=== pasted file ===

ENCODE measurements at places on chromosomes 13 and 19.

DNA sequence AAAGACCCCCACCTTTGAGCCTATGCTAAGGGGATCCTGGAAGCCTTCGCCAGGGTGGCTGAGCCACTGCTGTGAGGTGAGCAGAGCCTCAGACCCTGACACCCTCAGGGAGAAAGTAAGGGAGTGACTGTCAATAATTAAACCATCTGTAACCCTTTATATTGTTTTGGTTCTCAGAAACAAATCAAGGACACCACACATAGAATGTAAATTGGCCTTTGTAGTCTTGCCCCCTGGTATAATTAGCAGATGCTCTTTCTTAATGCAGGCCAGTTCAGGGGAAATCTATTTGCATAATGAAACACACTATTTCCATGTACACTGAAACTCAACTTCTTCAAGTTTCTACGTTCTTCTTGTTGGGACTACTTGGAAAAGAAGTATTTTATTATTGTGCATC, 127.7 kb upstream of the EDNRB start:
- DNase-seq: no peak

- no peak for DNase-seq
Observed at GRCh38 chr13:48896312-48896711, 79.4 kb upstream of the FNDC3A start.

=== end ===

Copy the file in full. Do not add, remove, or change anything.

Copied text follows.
ENCODE measurements at places on chromosomes 13 and 19.

DNA sequence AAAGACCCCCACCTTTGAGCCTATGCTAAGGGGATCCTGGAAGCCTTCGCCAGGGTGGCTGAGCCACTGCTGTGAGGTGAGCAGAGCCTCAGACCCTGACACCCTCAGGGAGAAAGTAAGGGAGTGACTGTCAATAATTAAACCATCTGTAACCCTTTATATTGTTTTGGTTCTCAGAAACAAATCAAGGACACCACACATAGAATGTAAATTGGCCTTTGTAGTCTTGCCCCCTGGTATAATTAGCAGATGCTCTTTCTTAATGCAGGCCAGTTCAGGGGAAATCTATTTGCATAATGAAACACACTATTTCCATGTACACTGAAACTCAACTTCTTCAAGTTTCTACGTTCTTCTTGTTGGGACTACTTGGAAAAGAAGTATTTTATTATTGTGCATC, 127.7 kb upstream of the EDNRB start:
- DNase-seq: no peak

- no peak for DNase-seq
Observed at GRCh38 chr13:48896312-48896711, 79.4 kb upstream of the FNDC3A start.